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  • Writer's picture2022 Global Voices Fellow

Proposal for a Community Based Landscape Rehydration Initiative

By Elly Hanrahan, Freya Phillips National Scholar, UNFCCC, 2022

Executive Summary

Australian landscapes and waterways have suffered heavy degradation due to land clearing, drainage infrastructure, and intensive agricultural practices implemented since colonisation. Landscape rehydration methodologies could offer a holistic solution through simple water-focussed techniques that can increase water availability, carbon sequestration, habitat availability, and resilience to extreme climate events at scale. Currently, misaligned state and territory planning legislation and inadequate funding impede the adoption of landscape rehydration. This policy proposal suggests aligning planning regulations and allocating 20% of the Future Drought Fund to support community co-designed landscape rehydration projects.

Problem Identification

In Australia, water is managed via a complex suite of policy arrangements and statutory authorities. Water itself has become a profitable and cutthroat industry, with some individual water allocations valued at hundreds of thousands and sometimes millions of dollars (Harley, 2021). State entities, catchment management authorities, and water retailers are responsible for managing water resources and allocating shares to various users. To prevent the illegal storage of shared resources, legislation has been enacted to prohibit the construction of water holding infrastructure, such as dams, weirs, and water channels (Water Act 2007).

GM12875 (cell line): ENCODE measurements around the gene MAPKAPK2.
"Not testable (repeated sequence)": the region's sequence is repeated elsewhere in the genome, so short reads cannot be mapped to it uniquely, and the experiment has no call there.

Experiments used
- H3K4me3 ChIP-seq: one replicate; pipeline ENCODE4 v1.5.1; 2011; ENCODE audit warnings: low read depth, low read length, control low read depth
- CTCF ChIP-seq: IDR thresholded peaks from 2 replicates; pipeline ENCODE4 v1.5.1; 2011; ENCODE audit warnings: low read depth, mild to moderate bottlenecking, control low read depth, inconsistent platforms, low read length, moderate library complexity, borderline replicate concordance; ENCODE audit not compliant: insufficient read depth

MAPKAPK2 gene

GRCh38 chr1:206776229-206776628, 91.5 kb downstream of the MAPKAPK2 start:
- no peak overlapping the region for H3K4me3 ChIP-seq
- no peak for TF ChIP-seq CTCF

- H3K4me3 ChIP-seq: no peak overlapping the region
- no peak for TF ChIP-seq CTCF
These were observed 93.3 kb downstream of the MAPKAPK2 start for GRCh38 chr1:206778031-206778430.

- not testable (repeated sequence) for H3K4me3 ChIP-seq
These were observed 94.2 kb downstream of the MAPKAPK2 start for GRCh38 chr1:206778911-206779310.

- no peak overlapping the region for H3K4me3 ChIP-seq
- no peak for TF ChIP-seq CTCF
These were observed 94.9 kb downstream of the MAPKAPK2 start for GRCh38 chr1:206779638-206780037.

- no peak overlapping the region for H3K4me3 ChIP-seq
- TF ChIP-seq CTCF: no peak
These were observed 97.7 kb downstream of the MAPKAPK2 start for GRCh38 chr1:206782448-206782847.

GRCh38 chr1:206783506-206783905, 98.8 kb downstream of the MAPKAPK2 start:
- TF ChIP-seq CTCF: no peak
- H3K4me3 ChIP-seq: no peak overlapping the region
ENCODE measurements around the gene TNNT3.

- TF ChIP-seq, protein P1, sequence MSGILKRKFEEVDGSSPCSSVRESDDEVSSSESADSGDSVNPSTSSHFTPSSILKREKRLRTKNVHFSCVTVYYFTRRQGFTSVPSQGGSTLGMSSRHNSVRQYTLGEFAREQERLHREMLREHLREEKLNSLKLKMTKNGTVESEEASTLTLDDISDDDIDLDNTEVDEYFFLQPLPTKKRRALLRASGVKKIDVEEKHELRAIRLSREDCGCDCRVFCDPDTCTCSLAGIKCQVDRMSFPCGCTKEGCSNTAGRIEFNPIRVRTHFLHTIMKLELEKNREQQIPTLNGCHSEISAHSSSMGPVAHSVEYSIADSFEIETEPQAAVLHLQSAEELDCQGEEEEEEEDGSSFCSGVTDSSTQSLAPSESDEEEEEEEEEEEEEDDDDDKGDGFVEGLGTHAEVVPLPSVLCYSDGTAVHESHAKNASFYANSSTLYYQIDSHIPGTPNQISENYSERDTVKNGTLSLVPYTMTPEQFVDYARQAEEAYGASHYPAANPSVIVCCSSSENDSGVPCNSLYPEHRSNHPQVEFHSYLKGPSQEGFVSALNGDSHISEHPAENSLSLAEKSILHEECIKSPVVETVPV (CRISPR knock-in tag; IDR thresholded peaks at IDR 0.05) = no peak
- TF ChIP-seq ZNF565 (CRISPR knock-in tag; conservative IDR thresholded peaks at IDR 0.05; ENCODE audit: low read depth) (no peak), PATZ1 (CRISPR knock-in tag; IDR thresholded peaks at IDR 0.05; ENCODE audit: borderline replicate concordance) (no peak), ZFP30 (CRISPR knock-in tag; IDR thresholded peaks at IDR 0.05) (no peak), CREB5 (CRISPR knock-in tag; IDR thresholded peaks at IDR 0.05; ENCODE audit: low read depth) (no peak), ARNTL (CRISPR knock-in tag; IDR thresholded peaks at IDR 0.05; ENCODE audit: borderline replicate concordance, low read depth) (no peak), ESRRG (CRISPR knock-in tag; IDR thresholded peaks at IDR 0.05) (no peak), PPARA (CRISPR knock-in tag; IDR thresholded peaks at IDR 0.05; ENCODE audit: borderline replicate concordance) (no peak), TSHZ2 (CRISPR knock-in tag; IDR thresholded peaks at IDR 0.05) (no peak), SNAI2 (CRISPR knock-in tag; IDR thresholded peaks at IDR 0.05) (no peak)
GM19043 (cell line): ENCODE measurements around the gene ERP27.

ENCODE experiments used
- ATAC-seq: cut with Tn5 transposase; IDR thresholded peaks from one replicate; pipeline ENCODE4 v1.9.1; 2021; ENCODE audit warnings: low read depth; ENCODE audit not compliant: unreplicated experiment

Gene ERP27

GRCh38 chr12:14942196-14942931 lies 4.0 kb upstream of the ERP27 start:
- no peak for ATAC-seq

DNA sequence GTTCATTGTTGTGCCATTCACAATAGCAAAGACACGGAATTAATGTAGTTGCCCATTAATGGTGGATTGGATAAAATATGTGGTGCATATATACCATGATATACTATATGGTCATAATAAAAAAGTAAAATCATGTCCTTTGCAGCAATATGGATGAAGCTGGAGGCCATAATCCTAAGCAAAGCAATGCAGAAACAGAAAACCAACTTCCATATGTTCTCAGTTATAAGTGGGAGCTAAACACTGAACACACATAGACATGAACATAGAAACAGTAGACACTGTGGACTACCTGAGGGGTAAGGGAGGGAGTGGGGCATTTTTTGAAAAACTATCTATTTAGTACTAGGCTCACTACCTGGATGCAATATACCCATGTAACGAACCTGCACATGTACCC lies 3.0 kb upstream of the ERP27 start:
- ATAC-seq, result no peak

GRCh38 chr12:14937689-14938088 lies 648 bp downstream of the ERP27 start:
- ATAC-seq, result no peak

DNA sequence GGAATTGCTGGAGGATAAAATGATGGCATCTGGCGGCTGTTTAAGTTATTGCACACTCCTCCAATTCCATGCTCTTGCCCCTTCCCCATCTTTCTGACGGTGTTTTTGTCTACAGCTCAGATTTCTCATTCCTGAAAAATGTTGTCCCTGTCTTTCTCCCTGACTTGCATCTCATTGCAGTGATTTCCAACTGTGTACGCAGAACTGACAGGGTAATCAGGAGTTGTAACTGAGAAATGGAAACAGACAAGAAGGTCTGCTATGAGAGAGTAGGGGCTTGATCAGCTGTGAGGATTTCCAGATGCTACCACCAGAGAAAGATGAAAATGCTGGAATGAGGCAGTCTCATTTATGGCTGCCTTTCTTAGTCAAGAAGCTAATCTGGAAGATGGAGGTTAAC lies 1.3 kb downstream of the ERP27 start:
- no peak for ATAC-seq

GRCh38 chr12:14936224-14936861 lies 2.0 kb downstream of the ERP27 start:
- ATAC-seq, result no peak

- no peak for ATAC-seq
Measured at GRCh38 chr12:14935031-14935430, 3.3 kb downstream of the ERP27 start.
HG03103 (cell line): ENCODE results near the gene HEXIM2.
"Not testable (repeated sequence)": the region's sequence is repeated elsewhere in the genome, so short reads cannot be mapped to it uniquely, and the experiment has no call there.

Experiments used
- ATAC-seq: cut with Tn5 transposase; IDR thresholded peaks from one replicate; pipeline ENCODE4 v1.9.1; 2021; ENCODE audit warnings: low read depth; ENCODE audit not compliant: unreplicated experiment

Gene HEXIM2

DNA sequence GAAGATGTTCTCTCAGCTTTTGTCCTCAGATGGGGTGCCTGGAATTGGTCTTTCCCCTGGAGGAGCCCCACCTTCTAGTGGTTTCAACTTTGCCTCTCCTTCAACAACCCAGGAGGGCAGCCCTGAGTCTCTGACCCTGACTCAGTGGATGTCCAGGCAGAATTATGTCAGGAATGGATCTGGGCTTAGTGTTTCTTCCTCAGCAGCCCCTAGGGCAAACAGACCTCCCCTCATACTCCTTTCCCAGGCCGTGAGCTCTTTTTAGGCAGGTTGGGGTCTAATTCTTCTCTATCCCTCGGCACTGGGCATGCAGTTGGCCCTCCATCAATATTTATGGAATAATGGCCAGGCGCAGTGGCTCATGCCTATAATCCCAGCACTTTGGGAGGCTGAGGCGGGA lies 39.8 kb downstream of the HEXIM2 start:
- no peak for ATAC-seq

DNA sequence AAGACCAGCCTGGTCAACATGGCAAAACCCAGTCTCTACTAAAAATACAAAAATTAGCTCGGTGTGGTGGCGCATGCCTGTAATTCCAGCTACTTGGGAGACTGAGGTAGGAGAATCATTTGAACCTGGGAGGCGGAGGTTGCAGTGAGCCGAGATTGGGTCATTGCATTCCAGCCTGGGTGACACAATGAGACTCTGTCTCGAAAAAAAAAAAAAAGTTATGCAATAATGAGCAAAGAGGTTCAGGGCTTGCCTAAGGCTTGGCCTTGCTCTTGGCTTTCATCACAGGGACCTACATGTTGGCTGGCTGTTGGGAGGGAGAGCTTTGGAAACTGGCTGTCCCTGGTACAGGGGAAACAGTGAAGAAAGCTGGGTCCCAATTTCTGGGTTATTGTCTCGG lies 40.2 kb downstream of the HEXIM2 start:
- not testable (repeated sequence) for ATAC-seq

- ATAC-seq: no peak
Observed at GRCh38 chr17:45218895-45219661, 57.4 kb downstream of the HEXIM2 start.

The primary objective of landscape rehydration infrastructure is to slow the downstream movement of water to enable the surrounding landscape to effectively utilise it. The structures implemented to achieve this have the additional benefit of capturing sediments to create a fertile bed for vegetation, promote habitat and increase carbon sequestration (Peel, et al., 2022). However, complex water policies have hindered the implementation of rehydration projects, as any works on waterways require lengthy and costly approvals (Connor, personal communication, January 16, 2023). These barriers have been challenging for land managers and not-for-profit organisations to overcome individually.

Therefore, a landscape rehydration policy aimed at implementing community-co-designed rehydration projects in an inclusive, cross-tenure manner is crucial to achieving large-scale rehydration strategies in such a complex, policy-heavy environment. Catchment-scale rehydration projects have been proven to be effective, and it is essential that the projects are designed to cross fence lines and governmental borders and have widespread community support in these degraded areas (Peel et. al., 2019).


Policy Background

Policy Recommendations

Limitations and Barriers



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